The Canyon saturates every sense, but memories and daydreams still impose. I pull off my socks and lower my feet into the riffles. The shock of the cold water forces the present. But in this stalemate of time, the yesterdays and tomorrows are never far. My mind slips to my last trip in the Canyon, when, blissful and blinded with anticipation, I was pregnant with my daughter. Sonora — “Sunny,” as we call her, for the light she embodies — would have been 6 months old, my age when my parents hiked me down, on her next trip into the Canyon. But COVID, of course, had other plans. Half a year delayed, Sunny has just now made the journey, taking quickly to the novel landscape from her perch in our backpack. She immediately tested her newfound stride in a dash to the river, baptizing her toes in its waters as I surely did a lifetime ago, when my own mother was more than a memory.

I focus my camera on a ribbon of seep willows, their tufted seeds scattering. The camera feels heavy in my hand, as I barely lifted it in the past year. My work as a photographer dried up with the lockdowns, and the quieted mind required for creativity remained so far out of reach. I found it a strange paradox that in a world defined by separation, layers of our personal lives were precariously stacked upon each other. It became the new normal to balance my daughter on my lap to write emails in my bedroom workspace, both of us eating lunch in our pajamas. In this new era of motherhood and mandated isolation, there was both too much space and, at the same time, not enough.  

Somewhere between ancient bedrock and lofted buttes, however, the Canyon grants space for the lungs to fully expand and contract — space for creativity to breathe. I pull my old Lensbaby from my pack. I hadn’t thought about it in a dozen years, but, in the oddness of the times, it called from the corner of the closet. In the haze and the blur, it had become a welcome architect for my newfound, imperfect surreality. The edges of the lens smear the background, imitating Vaseline on glass. The focus is tight and narrow. In the past year, this became a coping mechanism and a way to move forward, to concentrate on small beauty and let the periphery fade out.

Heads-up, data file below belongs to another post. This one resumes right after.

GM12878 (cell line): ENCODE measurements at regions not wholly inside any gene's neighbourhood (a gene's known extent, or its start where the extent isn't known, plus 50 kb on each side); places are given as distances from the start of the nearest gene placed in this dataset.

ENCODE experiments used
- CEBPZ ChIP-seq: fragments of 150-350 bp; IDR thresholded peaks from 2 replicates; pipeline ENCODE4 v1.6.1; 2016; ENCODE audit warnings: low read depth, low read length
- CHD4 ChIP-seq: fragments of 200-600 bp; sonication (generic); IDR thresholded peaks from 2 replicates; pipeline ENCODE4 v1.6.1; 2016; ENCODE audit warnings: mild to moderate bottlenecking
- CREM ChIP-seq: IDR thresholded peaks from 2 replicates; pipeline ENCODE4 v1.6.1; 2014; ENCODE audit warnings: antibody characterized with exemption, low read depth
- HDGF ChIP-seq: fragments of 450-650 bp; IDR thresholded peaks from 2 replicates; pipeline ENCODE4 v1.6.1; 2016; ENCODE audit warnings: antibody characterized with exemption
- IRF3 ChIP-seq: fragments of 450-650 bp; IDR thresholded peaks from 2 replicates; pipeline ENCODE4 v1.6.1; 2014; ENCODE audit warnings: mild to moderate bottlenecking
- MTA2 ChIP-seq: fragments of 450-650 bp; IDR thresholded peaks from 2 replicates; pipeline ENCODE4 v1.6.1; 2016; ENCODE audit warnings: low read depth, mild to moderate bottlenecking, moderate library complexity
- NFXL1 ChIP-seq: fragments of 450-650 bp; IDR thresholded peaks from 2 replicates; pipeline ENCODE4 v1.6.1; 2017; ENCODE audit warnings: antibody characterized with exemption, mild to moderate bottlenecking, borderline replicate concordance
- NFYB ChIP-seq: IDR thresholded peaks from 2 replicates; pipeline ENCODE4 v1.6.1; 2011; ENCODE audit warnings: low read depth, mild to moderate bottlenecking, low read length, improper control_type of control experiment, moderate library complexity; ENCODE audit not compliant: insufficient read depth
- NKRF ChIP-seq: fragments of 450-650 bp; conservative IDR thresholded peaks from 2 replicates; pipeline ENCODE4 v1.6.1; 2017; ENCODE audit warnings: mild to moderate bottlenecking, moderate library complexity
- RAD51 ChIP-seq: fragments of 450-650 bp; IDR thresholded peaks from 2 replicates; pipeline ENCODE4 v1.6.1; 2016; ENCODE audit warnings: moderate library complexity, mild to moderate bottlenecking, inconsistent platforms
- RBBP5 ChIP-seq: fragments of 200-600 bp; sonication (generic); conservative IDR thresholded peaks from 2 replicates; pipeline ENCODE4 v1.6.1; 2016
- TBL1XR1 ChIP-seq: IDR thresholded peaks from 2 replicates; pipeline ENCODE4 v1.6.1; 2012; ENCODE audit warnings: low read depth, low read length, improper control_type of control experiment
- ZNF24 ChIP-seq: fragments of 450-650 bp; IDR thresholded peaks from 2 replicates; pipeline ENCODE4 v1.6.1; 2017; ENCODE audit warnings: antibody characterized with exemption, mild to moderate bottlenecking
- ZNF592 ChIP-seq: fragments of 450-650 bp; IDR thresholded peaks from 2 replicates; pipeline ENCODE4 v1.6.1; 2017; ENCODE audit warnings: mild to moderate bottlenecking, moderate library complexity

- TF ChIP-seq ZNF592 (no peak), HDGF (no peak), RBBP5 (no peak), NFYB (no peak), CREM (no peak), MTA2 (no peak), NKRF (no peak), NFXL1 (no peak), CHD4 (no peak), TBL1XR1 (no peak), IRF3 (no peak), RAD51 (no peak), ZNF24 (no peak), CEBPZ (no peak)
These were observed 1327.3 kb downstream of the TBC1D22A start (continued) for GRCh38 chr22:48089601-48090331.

Somewhere between ancient bedrock and lofted buttes, however, the Canyon grants space for the lungs to fully expand and contract — space for creativity to breathe.

I frame the creek through the lens. Bluehead suckers, the yogis of Canyon fish, cruise casually over submerged stones. The current behind a slab of schist collects some of the cottonwood leaves that fell earlier and sends them spinning back upstream, in both individual and collective circles. I pause at this detour in their logical path. I had imagined them, governed by gravity, drifting down, down, deeper into the bedrock, toward the confluence with the Colorado River. I once thought all water, and everything it might carry, flowed only downstream. But I am reminded that the Canyon knows of other, perhaps better, rules.  

In the clear of early darkness, only a nose out of my sleeping bag, the sound of the creek still rushes my ears. I begin to trust again in what the landscape lays bare. The interruption of plans, the loss of direction, the stalled time — they are the meanders, the eddies and the minutes between seasons. The same water that breaks cliffs into sand is lifeblood for the willow and cottonwood. Nature herself is erosion and creation, disarray and order, death and birth. Even in her contradictions, exposed now more than ever, there is solace. We are not separate from the cadence of the Canyon, and I am learning again to yield, as do the cottonwood leaves, in trust of it.